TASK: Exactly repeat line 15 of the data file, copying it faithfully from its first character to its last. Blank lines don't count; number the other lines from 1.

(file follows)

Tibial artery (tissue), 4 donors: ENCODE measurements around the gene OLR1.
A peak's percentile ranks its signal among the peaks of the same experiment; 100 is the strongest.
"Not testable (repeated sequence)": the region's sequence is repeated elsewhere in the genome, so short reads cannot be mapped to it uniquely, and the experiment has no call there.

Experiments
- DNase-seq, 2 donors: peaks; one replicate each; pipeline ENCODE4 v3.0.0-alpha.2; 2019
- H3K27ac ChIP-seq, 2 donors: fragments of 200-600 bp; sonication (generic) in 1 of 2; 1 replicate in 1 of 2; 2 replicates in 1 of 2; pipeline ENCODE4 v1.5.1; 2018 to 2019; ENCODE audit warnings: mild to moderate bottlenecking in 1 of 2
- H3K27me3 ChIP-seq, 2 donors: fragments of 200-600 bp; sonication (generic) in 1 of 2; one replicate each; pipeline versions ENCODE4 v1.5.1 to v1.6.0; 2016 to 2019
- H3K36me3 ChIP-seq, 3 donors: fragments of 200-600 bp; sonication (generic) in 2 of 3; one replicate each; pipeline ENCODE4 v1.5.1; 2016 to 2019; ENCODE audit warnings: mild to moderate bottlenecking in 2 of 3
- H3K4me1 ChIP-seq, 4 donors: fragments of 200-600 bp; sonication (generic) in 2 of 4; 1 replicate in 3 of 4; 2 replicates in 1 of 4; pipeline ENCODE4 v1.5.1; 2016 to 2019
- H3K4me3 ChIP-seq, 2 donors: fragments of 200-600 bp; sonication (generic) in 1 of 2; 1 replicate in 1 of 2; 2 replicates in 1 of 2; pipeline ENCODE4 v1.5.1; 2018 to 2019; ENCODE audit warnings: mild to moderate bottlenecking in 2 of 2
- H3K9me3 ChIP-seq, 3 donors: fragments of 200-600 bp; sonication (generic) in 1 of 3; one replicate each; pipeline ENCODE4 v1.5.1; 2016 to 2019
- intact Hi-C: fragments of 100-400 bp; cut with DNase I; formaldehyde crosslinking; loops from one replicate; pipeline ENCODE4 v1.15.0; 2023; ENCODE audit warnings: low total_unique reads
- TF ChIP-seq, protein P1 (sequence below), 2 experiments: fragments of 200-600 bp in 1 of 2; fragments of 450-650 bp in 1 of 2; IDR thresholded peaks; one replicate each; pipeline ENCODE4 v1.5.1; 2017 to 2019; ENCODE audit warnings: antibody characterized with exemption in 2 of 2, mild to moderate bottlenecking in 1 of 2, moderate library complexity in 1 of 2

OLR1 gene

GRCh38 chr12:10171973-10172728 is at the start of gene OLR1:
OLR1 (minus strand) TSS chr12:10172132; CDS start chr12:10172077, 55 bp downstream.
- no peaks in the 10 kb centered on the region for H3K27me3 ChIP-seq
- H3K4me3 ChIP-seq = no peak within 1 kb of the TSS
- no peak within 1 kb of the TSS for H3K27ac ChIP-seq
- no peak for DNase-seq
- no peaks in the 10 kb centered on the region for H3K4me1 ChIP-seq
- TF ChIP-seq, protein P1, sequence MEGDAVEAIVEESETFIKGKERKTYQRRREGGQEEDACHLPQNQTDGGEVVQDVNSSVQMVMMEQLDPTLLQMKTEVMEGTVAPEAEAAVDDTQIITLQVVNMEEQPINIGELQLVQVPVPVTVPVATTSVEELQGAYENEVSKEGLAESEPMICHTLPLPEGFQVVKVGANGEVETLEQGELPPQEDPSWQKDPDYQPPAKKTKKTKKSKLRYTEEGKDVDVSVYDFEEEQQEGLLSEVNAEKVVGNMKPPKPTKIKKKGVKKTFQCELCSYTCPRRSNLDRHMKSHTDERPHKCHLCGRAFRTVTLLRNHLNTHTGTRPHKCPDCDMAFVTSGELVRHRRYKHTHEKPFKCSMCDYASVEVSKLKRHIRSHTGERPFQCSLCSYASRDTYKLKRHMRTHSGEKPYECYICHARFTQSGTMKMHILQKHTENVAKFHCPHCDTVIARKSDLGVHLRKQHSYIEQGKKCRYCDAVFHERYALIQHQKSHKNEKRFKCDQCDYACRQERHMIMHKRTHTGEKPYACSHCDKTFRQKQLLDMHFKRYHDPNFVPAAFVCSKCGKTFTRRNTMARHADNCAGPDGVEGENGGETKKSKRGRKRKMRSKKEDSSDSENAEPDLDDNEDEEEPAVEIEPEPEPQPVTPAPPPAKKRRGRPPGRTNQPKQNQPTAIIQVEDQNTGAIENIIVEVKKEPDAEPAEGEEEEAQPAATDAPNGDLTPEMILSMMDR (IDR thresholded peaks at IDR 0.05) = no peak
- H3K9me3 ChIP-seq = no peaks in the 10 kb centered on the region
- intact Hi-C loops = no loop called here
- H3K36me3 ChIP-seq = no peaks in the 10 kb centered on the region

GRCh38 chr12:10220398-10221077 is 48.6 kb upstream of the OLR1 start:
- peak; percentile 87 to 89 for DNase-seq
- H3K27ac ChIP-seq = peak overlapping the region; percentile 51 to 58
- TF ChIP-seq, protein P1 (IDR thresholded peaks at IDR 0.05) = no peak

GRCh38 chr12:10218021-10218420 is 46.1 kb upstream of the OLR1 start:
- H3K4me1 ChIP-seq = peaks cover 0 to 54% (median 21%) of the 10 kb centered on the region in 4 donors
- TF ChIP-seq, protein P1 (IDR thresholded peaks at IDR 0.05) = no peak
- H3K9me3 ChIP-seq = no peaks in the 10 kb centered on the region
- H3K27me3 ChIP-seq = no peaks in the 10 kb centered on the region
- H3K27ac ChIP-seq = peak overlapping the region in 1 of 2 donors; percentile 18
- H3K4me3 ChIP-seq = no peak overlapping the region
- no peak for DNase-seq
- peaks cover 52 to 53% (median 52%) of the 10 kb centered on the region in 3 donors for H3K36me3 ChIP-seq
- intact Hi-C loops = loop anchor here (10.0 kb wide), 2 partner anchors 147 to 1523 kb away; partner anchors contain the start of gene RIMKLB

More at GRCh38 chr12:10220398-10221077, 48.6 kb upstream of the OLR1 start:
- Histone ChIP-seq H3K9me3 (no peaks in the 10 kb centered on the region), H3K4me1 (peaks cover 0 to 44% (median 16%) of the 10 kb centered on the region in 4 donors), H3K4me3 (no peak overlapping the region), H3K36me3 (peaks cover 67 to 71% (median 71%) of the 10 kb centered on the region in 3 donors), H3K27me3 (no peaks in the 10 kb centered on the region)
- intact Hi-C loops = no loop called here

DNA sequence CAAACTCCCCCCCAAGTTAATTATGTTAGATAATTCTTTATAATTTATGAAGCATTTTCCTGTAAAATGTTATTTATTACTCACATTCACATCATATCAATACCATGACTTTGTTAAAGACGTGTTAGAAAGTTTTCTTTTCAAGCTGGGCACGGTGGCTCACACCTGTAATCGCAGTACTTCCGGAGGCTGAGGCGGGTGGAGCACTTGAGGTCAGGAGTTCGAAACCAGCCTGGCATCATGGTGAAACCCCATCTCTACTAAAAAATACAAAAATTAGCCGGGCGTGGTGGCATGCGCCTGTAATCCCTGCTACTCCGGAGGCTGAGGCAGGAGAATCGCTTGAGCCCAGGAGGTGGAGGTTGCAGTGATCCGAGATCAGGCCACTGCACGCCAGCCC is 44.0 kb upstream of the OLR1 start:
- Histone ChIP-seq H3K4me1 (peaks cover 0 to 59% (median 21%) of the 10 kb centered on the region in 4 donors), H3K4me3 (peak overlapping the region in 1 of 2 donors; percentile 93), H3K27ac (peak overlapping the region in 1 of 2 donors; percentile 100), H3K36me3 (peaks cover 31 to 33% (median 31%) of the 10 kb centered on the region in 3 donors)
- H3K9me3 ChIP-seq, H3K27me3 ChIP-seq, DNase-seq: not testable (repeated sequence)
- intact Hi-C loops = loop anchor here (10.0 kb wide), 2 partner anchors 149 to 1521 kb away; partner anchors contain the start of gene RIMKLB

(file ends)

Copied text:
GRCh38 chr12:10171973-10172728 is at the start of gene OLR1: